Problem's with Nate Silver's book The Signal and the Noise 11 August 2013
I was bothered by this passage about the Bluefire supercomputer in chapter 4:
The supercomputer labs at the National Center for Atmospheric Research (NCAR) in Boulder, Colorado, literally produce their own weather. They are hot: the 77 trillion calculations that the IBM Bluefire supercomputer makes every second generate a substantial amount of radiant energy. They are windy: all that heat must be cooled, lest the nation’s ability to forecast its weather be placed into jeopardy, and so a series of high-pressure fans blast oxygen on the computers at all times. And they are noisy: the fans are loud enough that hearing protection is standard operating equipment.
The emphasis is mine. I wondered why would they circulate a flammable gas around it. Why not something inert? So I started googling and it turns out the computer is water cooled:
The trick to that energy efficiency is water, Andersen said. Bluefire is cooled by copper pipes carrying chilly liquid — not the energy-intensive air-conditioning units more common in recent years. http://www.denverpost.com/ci_9199410
A technician insulates the incoming chilled-water and outgoing warm-water pipes for bluefire’s unique cooling system. The chilled-water system terminates at the heat exhangers in the bottom of each cabinet, or frame. A separate liquid cooling loop regulates the internal temperature in each of bluefire’s 11 frames. The heat exchanger regulates the fluid temperature, keeping it low enough to cool the chips and warm enough to avoid condensation inside the system. https://www2.ucar.edu/news/bluefire-supercomputer-multimedia-gallery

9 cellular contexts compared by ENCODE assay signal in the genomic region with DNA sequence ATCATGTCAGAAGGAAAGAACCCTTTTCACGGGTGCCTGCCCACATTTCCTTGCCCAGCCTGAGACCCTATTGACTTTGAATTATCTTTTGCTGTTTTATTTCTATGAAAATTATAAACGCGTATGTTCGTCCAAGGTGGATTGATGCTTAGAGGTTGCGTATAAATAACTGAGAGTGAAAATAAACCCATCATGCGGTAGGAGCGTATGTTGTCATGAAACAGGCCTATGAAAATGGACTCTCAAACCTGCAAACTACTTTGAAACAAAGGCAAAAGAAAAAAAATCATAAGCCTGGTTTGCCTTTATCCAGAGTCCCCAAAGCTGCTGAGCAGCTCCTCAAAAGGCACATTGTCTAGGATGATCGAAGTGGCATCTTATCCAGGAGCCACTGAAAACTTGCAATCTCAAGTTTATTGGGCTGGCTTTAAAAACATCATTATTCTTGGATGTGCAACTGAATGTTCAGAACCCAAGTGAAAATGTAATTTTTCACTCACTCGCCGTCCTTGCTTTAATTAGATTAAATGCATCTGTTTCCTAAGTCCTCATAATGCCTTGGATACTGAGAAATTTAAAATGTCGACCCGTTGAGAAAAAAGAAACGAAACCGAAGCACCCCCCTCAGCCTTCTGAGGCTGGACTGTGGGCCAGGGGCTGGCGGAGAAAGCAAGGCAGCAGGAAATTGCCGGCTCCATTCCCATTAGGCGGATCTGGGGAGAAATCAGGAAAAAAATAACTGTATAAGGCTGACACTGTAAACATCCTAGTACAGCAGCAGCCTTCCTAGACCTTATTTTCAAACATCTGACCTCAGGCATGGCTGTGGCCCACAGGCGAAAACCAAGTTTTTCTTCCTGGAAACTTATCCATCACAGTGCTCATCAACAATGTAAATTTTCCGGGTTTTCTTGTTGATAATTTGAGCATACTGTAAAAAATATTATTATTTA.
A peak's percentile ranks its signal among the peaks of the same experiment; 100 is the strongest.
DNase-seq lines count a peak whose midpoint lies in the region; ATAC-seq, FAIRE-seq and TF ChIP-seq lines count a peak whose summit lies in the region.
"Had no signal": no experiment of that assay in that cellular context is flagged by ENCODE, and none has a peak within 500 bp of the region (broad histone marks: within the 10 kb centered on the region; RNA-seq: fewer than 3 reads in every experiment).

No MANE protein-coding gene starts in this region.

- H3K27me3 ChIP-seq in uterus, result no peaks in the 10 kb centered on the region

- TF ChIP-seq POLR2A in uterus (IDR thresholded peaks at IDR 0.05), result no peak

Even more irritating is that Silver adapted the chapter into a piece for the Times that covers the same topic, but is correct:
The I.B.M. Bluefire supercomputer in the basement of the National Center for Atmospheric Research in Boulder, Colo., is so large that it essentially creates its own weather. The 77 trillion calculations that Bluefire makes each second, in its mass of blinking lights and coaxial cable, generate so much radiant energy that it requires a liquid cooling system. The room where Bluefire resides is as drafty as a minor-league hockey rink, and it’s loud enough that hearing protection is suggested. http://www.nytimes.com/2012/09/09/magazine/the-weatherman-is-not-a-moron.html
Just a strange error that made me much less trusting of the rest of the book. I went searching to see if he’d published an errata and found this page on someone else’s blog where people have been posting problems.